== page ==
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Rain shell

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Location: Fort Collins

Re: Rain shell

Postby JB99 » Sat May 11, 2013 2:00 pm

I've only used it a few times in the late summer/fall so I don't have too much to go off, but I picked up a Marmot Hyper jacket that is about 11oz, really stretchy (my stretchiest jacket, including non-membrane softshells), pretty breathable and waterproof. Cost around $125 and uses their MemBrain Stata material. I've yet to test it in hard rain, which I tend to avoid, but reviews suggest its 'waterproofness' may be a weaker point. On balance, though, it seems to be a pretty ideal jacket for my summer purposes in CO, in that it's comfortable to wear above treeline, it's lightweight and packable, and unlike previous rain jackets (see Arc'teryx Beta, Marmot Precip, North Face Ama Dablam, $.50 poncho...) I actually wear it. It's also helmet compatible for high peaks or more serious climbing.
"You may say I'm a dreamer, but I'm not."

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Re: Rain shell

Postby Gabriel » Sat May 11, 2013 6:03 pm

I like my North Face Triumph anorak. At 5.75 oz it's hard to beat.

G

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Re: Rain shell

Postby JB99 » Sat May 11, 2013 7:07 pm

Depends what you want, the Anorak is hard to beat if all you're going for is shaving a few ounces. I found with my ultralight layers I would end up never using them, or being uncomfortable when I did. That's why I like the Hyper and MemBrain Strata, it's still lightweight, but I actually enjoy wearing it. Even my Arc'teryx, which was like 7-8oz, was uncomfortable to wear.

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Re: Rain shell

Postby Dakota » Wed Aug 14, 2013 2:32 pm

A "true" rainshell would have gore-tex in it, that's why so many companies have made clothing using it (it is easily arguably the best). But it's definitely not the only option. As CO Native stated, most of the big players have their own membranes as well. The rain is short and light in CO, so really a top of the line GoreTex Pro is a bit of overkill in the summer. For fall, winter, and spring a great hardshell is priceless and can double as a ski/snowboard coat, climbing coat, and sometimes around town coat.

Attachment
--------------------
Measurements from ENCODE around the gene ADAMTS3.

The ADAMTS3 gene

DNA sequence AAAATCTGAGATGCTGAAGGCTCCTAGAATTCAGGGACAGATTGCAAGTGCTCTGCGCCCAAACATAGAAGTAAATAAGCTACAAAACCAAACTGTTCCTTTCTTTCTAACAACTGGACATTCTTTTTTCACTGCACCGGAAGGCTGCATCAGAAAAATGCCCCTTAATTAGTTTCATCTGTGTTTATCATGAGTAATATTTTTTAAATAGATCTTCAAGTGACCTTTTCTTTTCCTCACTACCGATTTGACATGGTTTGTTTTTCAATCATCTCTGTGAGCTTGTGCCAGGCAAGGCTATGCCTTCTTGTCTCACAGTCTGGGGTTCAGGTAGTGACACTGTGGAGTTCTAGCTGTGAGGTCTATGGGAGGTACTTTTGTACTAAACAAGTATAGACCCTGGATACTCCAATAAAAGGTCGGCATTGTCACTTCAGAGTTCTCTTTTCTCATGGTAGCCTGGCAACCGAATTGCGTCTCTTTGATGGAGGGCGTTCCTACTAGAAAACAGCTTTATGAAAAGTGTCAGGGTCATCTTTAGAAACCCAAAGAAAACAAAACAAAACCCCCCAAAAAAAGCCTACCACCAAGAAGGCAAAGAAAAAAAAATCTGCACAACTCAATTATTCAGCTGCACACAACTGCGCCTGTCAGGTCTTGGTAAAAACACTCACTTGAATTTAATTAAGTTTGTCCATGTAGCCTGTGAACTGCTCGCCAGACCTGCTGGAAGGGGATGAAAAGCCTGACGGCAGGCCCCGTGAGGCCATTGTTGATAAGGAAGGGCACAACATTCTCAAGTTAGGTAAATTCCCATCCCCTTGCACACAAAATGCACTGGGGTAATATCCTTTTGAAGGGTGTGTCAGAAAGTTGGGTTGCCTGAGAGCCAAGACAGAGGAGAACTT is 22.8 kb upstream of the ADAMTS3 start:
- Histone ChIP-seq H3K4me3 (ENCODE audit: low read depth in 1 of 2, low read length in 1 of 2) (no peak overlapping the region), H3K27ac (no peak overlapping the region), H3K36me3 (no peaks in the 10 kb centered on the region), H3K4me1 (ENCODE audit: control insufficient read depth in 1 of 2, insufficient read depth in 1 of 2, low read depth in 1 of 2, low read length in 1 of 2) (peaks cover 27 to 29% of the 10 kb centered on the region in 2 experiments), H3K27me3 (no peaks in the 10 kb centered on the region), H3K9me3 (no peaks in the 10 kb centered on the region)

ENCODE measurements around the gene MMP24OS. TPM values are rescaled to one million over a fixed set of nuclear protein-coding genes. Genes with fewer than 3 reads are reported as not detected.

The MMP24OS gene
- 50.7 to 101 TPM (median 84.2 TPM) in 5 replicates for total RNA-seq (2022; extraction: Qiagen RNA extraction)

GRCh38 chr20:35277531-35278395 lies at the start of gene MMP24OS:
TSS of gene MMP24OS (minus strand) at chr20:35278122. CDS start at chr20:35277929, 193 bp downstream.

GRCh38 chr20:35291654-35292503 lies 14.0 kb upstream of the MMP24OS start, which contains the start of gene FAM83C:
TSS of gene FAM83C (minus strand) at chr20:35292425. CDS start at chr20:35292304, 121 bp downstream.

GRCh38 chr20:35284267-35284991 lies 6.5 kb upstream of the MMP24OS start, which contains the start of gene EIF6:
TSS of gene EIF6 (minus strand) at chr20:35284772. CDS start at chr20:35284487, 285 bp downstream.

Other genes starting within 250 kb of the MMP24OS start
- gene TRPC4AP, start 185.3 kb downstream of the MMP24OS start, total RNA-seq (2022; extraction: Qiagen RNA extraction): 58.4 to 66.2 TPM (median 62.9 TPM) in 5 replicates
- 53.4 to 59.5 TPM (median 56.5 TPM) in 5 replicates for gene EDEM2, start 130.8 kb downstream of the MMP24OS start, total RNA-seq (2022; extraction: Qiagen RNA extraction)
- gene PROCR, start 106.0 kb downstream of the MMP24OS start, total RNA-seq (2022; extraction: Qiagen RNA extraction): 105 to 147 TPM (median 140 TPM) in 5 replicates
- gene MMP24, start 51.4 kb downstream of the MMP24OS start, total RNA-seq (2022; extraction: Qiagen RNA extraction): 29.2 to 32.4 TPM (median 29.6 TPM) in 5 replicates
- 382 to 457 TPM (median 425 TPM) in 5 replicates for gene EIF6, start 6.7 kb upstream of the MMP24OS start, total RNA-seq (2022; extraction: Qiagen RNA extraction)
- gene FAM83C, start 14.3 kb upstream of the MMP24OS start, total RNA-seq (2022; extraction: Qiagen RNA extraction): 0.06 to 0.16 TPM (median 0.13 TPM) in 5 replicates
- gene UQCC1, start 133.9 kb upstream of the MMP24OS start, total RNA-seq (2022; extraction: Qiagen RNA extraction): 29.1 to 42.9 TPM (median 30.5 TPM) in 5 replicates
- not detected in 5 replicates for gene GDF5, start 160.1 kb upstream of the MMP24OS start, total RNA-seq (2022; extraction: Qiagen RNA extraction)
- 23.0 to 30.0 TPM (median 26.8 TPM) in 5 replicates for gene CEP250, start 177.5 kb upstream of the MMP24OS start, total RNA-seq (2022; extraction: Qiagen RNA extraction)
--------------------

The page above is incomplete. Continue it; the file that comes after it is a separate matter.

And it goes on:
Now to get to my point. If you can score a good sale on a Hardshell with Goretex pro, I would say do it. I have a North Face (about 5 years old) and an Arc'teryx Beta AR that are both made out of it and they do NOT fail after an hour. The outer material (denier nylon typically) will soak if your DWR is worn off, but it will not go through the goretex membrane. The TNF coat was a $400 coat I got at their outlet for $160 and the Arc'teryx is a $500 I got for $260 on Steep and Cheap. They are fantastic coats but I would never pay full price for them, which means sometimes size can be difficult and color can be second choice. Gore Tex Pro does breathe but can be a bit warm in the summer not breathing fast enough and that's why most coats will have pit zips. $160 and $260 are still really expensive, but you can still get great shells cheaper.

In the summer when I hiked in CO, I have a Sherpa Thamel 2.5 raincoat on I got on steep and cheap for $36 dollars and it is absolutely perfect. It is their own membrane but still is going strong. It's thinner, more light weight and compacts really well. A goretex equivalent I assume is Goretex paclite. I keep it under the seat of my car at all times. I know a bit about Goretex because I worked at a Cabelas in college selling camping supplies. Cabelas made both goretex stuff and the their own dryplus stuff.

I wouldn't buy a plastic parker as some have mentioned, the wetness you will feel is yourself sweating profusely.
If the facts don't fit the theory, change the facts.
-Albert Einstein

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Re: Rain shell

Postby Dukietown » Wed Aug 14, 2013 3:55 pm

Gabriel wrote:I like my North Face Triumph anorak. At 5.75 oz it's hard to beat.

G


I love my montbell tachyon anorak. $75/2.3 oz. Vents well with the huge zipper and I like the hood functionality. Packs up crazy tiny. It's so small/light there's no reason not to toss it in the pack.

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